Recently I was reading a blog from a veterinarian and she was addressing questions I ask myself a lot. What are people thinking when they “collect” animals but cannot afford to feed or properly take care of them? What are people thinking when they let their pets reproduce irresponsibly because they want their children to experience the dog or cat having a litter of puppies or kittens? What makes people choose a huge dog for a senior citizen and a toy dog for a child or choose a herding dog for an apartment and a yorkie for the farm?
Owning a pet is a privilege and we are to provide for the pet or pets responsibly. Since Guardian Pet Sitters started in 1992 we have taught proper pet care and believe that is one of our responsibilities as an in-home pet and home care company.
We want to help pet owners to choose the right pet and be responsible by providing proper pet care. People fall in love when they see the pet but then don’t know what to do. If we help the pet owner learn proper pet care we are helping the pet have a good life. There is a lot to know about pet(s) and if we can help people be great pet owners then we have done our job.
We thought we would share with you the new guidelines for responsible pet ownership approved by The American Veterinary Medical Association’s Executive Board.
- Committing to the relationship for the life of the pet(s).
- Avoiding impulsive decisions about obtaining pet(s), and carefully selecting pet(s) suited to your home and lifestyle.
- Recognizing that ownership of pet(s) requires an investment of time and money.
- Keeping only the type and number of pets for which an appropriate and safe environment can be provided, including appropriate food, water, shelter, health care and companionship.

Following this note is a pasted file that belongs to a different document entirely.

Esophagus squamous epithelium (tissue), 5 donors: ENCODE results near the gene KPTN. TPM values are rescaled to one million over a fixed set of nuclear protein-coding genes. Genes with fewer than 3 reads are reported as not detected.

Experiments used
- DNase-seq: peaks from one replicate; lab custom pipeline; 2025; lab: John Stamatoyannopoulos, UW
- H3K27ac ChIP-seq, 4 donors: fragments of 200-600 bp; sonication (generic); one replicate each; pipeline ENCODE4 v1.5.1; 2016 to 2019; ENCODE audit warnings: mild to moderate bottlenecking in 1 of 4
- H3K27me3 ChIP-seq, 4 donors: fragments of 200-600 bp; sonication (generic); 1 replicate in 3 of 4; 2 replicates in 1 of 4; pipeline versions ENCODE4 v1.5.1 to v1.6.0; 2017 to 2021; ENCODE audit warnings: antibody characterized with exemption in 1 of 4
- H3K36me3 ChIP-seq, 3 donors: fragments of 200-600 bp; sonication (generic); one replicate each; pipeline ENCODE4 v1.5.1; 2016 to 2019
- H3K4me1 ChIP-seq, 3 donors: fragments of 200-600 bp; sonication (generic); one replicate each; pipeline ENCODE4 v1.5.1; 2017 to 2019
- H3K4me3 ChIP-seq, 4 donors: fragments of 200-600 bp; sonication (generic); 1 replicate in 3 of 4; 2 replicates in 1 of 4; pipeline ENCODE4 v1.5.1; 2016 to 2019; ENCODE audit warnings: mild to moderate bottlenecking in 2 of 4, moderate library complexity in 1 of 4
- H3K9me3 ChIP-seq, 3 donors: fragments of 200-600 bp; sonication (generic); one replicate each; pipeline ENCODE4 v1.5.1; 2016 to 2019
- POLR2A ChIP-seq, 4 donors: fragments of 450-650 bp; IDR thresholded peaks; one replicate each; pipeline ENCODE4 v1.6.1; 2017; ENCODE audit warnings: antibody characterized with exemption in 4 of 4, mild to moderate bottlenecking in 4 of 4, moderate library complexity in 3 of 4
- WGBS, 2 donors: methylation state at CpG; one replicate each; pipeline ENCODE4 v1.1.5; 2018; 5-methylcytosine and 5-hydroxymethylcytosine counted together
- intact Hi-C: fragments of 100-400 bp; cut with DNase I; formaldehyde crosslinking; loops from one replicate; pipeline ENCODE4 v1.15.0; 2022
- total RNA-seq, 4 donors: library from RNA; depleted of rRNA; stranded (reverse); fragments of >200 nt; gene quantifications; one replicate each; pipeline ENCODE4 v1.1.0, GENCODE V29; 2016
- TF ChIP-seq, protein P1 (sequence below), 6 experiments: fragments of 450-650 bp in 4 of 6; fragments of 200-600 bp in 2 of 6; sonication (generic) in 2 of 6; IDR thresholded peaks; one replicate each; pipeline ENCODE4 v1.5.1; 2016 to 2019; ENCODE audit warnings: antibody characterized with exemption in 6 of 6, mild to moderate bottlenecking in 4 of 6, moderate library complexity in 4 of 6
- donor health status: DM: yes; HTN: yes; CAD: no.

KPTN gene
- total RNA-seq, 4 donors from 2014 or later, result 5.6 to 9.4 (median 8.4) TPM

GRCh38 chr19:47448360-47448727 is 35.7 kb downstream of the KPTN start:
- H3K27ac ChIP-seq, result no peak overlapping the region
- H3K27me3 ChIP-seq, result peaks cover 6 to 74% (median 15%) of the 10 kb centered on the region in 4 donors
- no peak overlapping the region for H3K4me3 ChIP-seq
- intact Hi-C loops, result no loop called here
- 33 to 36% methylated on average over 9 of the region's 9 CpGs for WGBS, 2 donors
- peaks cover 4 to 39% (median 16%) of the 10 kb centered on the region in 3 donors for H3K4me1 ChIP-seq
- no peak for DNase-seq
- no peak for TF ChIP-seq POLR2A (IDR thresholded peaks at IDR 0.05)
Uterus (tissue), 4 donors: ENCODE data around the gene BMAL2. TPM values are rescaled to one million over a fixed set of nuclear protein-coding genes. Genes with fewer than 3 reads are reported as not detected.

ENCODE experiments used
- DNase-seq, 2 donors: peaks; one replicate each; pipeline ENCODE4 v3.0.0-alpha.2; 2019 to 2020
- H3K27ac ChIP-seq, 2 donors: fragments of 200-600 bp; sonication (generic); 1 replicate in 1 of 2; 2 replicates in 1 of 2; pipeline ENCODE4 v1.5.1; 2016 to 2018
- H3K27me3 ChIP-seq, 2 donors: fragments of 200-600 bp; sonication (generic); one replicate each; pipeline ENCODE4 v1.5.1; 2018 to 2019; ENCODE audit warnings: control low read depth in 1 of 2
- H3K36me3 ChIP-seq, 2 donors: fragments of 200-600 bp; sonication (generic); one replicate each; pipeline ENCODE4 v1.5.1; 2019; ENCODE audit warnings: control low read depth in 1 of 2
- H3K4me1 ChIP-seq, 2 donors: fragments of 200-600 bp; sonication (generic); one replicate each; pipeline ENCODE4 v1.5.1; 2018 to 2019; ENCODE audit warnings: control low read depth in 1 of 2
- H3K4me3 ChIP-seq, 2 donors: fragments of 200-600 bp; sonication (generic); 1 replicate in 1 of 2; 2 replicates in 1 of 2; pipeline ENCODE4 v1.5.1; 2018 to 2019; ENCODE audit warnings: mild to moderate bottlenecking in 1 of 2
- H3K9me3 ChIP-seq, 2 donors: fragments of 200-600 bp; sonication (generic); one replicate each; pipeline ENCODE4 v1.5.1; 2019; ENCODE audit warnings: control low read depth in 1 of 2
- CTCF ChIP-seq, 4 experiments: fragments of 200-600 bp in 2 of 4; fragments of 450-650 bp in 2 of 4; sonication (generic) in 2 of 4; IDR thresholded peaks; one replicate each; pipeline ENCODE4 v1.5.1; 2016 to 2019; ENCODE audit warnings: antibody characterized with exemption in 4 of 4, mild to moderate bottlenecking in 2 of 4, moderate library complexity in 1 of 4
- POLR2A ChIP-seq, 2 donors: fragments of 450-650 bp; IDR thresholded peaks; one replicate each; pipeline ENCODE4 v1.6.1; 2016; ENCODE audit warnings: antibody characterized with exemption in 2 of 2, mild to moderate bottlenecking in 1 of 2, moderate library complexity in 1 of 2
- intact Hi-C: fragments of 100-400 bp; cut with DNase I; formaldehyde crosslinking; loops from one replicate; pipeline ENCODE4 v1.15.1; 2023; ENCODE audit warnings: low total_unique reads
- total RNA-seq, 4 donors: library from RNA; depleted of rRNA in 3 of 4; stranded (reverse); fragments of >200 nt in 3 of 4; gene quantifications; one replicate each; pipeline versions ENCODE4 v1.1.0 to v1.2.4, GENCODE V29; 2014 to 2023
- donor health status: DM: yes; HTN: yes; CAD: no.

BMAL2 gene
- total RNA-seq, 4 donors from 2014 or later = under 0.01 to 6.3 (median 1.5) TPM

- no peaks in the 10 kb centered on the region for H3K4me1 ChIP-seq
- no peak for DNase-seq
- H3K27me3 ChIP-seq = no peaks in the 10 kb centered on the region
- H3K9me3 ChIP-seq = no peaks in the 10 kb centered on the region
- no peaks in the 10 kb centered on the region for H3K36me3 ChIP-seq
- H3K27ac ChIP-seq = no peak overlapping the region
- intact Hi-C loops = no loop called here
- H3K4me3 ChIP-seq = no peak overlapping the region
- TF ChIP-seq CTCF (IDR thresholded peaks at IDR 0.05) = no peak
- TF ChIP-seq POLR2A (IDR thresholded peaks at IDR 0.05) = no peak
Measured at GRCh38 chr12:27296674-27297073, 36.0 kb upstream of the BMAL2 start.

- Ensuring pets are properly identified (i.e., tags, microchips, or tattoos) and that registration information in associated databases is kept up-to-date.
- Adherence to local ordinances, including licensing and leash requirements.
- Controlling pet(s) reproduction through managed breeding, containment, or spay/neuter, thereby helping to address animal control and overpopulation problems.
- Establishing and maintaining a veterinarian-client-patient relationship.
- Providing preventive (e.g., vaccinations, parasite control) and therapeutic health care for the life of pet(s) in consultation with and as recommended by its veterinarian.
- Socialization and appropriate training for pet(s) which facilitates their well being and the well being of other animals and people.
- Preventing pet(s) from negatively impacting other people, animals and the environment, including proper waste disposal, noise control, and not allowing pt(s) to stray or become feral.
- Providing exercise and mental stimulation appropriate to the pet(s) age, breed, and health status.
- Advance preparation to ensure the pet(s) well-being in the case of an emergency or disaster, including assembling an evacuation kit.
- Making alternative arrangements if caring for the pet is no longer possible.
- Recognizing declines in the pet(s) quality of life and making decisions in consultation with a veterinarian regarding appropriate end-of-life care (e.g., palliative care, hospice, euthanasia.
A lot of good points have been made in the guidelines. It addresses many of the problems we see today such as overpopulation and pet(s) out of control. Remember it is you the pet owner who is responsible for the life of the pet(s) you choose.